A brief explanation can be found in the Tips and Notes of the Verbal Noun skill; my understanding is that the Tips and Notes aren’t available in the apps. Additional details beyond what the Tips and Notes contain can be found at the Syntax of the Verbal Noun page at Gramadach na Gaeilge.
Tá siad á ndúnadh - "They are closing them" (active voice, siad indicates who is doing the closing, ndúnadh indicates that plural things are being acted on, ie "closing them")
Tá siad á dhúnadh - "They are closing it/him" ("it" referring to a masculine noun)
Tá siad á dúnadh - "They are closing it/her" ("it" referring to a feminine noun)
Tá siad á ndúnadh agam - "They are being closed by me" (passive voice, siad indicate that "they" are being acted on, ndúnadh agreeing with siad)
Tá sé á dhúnadh agam - "it/he is being closed by me" Tá sí á dúnadh agam - "it/she is being closed by me"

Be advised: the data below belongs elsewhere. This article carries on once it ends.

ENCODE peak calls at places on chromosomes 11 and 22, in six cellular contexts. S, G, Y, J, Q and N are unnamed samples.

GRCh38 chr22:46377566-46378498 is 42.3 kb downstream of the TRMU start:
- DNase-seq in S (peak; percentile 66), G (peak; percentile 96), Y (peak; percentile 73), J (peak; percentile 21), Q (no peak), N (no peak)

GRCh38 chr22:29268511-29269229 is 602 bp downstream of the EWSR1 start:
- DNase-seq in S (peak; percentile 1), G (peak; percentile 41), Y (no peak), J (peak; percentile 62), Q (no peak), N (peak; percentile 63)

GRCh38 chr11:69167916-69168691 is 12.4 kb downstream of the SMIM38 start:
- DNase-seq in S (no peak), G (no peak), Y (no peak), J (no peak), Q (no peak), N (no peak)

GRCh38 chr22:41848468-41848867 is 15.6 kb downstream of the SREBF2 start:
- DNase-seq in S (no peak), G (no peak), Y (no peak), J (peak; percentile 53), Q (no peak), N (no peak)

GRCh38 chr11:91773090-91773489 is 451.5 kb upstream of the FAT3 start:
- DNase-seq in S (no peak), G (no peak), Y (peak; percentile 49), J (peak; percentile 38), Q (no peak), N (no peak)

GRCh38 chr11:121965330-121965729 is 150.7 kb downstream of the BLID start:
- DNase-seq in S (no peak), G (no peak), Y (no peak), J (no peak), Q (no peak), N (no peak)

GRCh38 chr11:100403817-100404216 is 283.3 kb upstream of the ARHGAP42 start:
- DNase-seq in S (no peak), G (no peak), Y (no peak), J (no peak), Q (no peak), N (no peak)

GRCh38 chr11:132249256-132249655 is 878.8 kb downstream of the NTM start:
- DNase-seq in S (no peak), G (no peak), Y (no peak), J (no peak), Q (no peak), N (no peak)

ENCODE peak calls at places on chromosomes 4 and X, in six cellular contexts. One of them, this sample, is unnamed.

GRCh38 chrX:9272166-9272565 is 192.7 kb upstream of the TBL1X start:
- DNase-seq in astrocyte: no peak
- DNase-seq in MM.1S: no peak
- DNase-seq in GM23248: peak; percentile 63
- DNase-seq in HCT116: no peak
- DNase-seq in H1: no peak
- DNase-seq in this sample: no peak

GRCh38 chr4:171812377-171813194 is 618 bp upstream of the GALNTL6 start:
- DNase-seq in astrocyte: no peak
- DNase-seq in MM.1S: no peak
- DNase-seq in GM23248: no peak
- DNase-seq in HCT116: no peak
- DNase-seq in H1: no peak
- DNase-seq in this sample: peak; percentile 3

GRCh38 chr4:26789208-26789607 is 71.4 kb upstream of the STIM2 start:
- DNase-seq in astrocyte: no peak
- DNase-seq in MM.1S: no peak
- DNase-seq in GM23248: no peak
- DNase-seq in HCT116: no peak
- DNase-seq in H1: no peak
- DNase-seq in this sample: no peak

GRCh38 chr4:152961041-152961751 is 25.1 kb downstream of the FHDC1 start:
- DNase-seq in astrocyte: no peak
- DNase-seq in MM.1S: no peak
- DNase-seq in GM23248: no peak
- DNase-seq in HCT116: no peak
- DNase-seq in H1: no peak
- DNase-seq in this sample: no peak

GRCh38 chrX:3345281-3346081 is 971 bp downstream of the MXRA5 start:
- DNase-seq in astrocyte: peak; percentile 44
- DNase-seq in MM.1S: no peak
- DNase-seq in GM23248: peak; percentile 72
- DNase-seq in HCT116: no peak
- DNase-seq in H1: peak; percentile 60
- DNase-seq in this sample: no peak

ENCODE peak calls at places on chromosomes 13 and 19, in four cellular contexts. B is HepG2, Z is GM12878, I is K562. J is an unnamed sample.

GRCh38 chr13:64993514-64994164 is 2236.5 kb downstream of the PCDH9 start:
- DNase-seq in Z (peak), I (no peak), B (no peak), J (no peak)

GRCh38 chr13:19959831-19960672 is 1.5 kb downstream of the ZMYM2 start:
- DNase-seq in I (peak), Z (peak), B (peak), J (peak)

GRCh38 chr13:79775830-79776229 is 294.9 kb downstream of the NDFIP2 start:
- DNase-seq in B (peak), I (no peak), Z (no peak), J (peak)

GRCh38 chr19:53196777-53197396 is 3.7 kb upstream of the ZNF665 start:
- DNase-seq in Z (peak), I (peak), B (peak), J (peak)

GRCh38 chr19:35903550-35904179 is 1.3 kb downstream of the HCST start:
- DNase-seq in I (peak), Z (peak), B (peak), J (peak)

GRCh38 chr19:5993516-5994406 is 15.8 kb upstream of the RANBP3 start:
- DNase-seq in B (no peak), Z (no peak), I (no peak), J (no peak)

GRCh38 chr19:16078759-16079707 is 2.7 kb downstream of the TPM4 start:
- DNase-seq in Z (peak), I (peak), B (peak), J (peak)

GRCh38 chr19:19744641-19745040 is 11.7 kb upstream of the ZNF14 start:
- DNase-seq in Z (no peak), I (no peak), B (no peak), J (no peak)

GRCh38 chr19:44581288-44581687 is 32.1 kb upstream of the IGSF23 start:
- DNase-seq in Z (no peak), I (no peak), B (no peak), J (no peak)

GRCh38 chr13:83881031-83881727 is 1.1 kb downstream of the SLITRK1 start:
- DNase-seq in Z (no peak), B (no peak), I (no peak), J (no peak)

The presence of an ag clause specifying an agent causes the sentence to be interpreted in the passive voice, which causes a change in the conjugation of the English verb.
It's not a test - it doesn't matter if you get it wrong, as long as you learn from that mistake.
But having said that, the siad tells you that you are dealing with a plural, so á ndúnadh is the correct form. (Tá sé á dhúnadh agam would be "he/it is being closed by me" and ta sí á dúnadh agam would be "she/it is being closed by me").
This had me totally confused. It isn't bad enough that I can never get these sentences that use "á". For some reason the "ag" sentences are easy for me and make sense but I am never sure what the "á" ones are supposed to mean but this one had "They are" plus "agam" which I had only known as meaning "I have", apparently it can mean "by me" as well. Interesting. Now if I can just find one of these that has audio so I will know how to say ndúnadh so maybe I could remember it as a form of 'close"...